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Am I learning something? Or am I practicing what I already learned but haven’t fully incorporated. And does it matter?

In training I was told, “Just feel it. It doesn’t matter if you can’t do it.” And then a few moments later, “Well, just try it. See what happens.”

I think I’ll take that advice.

The video is called Yuki, or snow, by the Korean and Japanese artist collective AUJIK. What’s going on? Are the children playing? Is it a dance, or a game, or a form of communication? Is the robotic tree leading, or are they? Is the robotic tree simply something they stumbled across in the landscape, or is it part of their routine?

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A Love Letter from Hombu

The last three weeks, I’ve been insanely busy on holiday. I’m off to Hombu now…Too busy to blog about it. Meanwhile, here is a love letter from LA to Japan and back again.

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On October 12th, Hatsumi Senei will present an 演武会 embukai, a martial demonstration, in celebration with 東海時 Tokaiji Temple and 布施弁天 Fuse Benten. This year marks the 1200th anniversary of the founding of the temple in Kashiwa City, Chiba Prefecture.

At this temple, Benten, the Japanese version of the Indian deity Saraswati, is enshrined. In either guise, she is a goddess of poetry, music, art and learning. She is often depicted holding a biwa, protected by a dragon, as she is at Enoshima Island, or white snakes, which are said to live at Fuse Benten, and near water as, in her native India, she is a river. Of the 七福神 Shichifukujin, Seven Gods of Good Fortune revered in Japan, she is the only female deity.

Whenever I go to Fuse Benten, I always intend to give, as the name of the temple suggests, and I always think of 不滅の布施 fumetsu no fuse, or endless offerings, the first line of the 悟宝 the Goshou, the five treasures that Hatsumi Sensei so often alludes to:

不滅の不施    Everlasting giving

真道の持戒  Vow of the true way

自然の忍にく   Natural resolve

自然の超越     Transcendance of nature

光明の悟り  Illumination of the awakening

Each time I go, I make my offering of a prayer and a bit of coin, maybe buy an amulet, or bring a friend. The balance in the giving is receiving, and every time I go, I am given something. A few years ago, on an early spring day, I was invited in for tea and to see devotional paintings in the rectory.  Other times, Benten has yielded beautiful spring flowers and fall leaves, little glimpses of local history and Buddhist lore, and always some image in the temple’s decoration emerges, something that illuminates an idea encountered in budo.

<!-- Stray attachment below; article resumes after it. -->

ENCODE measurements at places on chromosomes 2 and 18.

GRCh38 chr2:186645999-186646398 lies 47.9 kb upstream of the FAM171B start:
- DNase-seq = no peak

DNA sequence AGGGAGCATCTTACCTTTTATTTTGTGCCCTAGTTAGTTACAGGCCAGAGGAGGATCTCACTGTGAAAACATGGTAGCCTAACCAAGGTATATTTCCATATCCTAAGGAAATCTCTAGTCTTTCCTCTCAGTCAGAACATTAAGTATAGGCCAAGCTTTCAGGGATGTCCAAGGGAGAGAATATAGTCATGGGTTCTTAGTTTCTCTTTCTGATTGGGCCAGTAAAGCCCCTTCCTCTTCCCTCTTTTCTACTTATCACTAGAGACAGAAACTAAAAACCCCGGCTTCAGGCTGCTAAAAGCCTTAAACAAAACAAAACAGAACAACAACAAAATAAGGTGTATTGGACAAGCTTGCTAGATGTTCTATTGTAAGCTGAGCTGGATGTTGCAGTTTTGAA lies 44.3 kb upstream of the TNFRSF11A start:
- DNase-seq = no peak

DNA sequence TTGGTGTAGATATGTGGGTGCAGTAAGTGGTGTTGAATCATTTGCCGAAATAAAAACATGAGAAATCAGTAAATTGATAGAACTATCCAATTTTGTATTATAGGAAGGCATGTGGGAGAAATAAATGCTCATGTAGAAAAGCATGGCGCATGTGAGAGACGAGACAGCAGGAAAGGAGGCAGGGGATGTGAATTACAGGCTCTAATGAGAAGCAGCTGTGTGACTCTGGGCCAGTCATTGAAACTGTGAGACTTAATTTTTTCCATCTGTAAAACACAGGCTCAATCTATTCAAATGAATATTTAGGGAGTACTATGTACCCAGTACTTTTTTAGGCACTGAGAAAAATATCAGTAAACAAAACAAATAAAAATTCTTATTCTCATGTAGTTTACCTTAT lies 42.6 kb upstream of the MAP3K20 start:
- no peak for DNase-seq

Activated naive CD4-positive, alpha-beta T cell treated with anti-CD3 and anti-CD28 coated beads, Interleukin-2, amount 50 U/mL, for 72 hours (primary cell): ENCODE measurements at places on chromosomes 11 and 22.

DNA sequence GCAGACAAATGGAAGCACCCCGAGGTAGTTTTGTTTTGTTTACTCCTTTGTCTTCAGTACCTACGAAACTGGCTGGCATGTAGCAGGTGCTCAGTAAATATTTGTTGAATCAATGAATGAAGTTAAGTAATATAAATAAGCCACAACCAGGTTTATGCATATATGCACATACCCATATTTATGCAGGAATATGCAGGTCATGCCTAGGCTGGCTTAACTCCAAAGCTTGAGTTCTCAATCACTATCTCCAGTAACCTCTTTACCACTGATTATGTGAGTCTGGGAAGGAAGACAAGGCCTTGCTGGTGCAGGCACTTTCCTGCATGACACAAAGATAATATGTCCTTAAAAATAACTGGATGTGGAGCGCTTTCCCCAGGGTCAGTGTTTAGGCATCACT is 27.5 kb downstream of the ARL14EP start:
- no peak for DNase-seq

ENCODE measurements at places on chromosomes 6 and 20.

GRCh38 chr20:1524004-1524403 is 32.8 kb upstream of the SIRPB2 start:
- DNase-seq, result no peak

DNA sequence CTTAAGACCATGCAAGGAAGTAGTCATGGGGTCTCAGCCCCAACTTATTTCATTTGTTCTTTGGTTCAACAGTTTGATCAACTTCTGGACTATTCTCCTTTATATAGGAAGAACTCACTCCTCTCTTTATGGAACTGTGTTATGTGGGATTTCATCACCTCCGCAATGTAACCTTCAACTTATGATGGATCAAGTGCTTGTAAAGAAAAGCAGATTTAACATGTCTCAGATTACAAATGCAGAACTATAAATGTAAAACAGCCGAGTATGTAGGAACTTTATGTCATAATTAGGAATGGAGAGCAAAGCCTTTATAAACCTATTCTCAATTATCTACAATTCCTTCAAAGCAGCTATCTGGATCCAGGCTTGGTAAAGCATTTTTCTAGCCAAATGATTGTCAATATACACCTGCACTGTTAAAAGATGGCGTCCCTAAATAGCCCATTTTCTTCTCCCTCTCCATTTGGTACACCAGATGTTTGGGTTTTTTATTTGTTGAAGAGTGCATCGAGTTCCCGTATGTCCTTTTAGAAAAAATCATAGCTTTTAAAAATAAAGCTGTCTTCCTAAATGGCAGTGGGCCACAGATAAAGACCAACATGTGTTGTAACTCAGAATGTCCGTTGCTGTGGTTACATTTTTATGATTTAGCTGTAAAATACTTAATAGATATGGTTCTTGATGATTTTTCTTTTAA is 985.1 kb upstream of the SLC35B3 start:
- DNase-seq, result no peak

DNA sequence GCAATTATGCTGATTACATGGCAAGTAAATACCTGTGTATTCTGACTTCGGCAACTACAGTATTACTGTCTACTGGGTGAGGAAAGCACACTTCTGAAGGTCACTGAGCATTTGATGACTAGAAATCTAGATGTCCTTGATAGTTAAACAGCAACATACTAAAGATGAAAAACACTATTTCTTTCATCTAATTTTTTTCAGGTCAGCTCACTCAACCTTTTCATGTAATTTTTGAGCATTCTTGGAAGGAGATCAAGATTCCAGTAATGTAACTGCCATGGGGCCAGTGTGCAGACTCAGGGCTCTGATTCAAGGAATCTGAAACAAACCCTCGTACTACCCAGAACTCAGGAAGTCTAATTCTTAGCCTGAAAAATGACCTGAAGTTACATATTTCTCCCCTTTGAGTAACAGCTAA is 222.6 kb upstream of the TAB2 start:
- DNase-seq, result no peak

On a visit this summer, my friend M and I rode 20 minutes by bicycle from central Kashiwa to Fuse Benten. When we got there, we saw a big basket of eggs set in front of the altar. The eggs were wrapped in paper on which blessings were written. While we were admiring the altar and the statue of Benten, a little grandma came in, knelt on the tatami in front of the goddess image and talked to her like you would an old friend, “Honorable Benten, thank you for everything. Might I take one of these eggs as your blessing? There’s a dear.” Benten is well-loved by the local people.

When M and I asked for our fortunes, the priest also handed us each an uchiwa fan with the details of the October 12th celebration in honour of the temple’s 1200th year. On the back, we saw the Togakure Ryu name on the bill. We explained to the priest that we are members of the Bujinkan, and we would do our best in the presentation, and he gave us a few of the blessed eggs. Every time we give something, energy, time, good will, something comes back.

What offering can you bring to the embukai? If you are in the embukai, your offering is your art, your budo, and your ability to create suspension of disbelief in the audience. Benten in return inspires us with art, craft, flow and beauty. If you are watching, you bring your wonder and support for those in the embukai, and respect for Japanese culture. On the day, besides the budo demonstration, there will also be taiko drum and dance performances.

Some things to bear in mind when you visit – Tokaiji and Fuse Benten are places of worship. You should wash your hands at the basin.  This is a way to show you are purified in body and mind before you approach the temple and shrine complex. Ring one of the bells with vigour. This is how you let the gods know you are petitioning. A good coin to throw in the offertory box is 五円 go en, which is a homonym for 御縁 good relationship. As a sign of respect, bow in front of the altar. The usual Shinto formula is two bows and a clap, say your prayer, and bow when you take your leave. 

To get to Fuse Benten, follow George Ohashi’s directions.

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This morning, Mr. Gray was busy at work, and ML was away, so that left me, Jrock and Swedish D to train with our Men in Gray regulars. We each brought some ‘homework’ from Soke’s Tuesday and Friday night trainings, and from Shiraishi sensei’s midweek trainings. J, D and I took it in turns to demo movement, and T and I took turns at interpreting English to Japanese after we presented techniques.

Welcome back to Jrock, who is visiting from Canada after a few years away from Japan.

On Tuesday night, Soke was out there in space, showing us amazing things, difficult things, things that were hard to grasp. Sometimes I think he’s out there on the edge of the world, the edge of understanding, bringing back stuff for us to see and do that we have the potential to someday get, but struggle with today. He just dances out there, artless, elegant. Inspiring.

It’s a rainy night in Kashiwa, and I’m listening to Fantastic Plastic Machine…Here’s another musical interlude.

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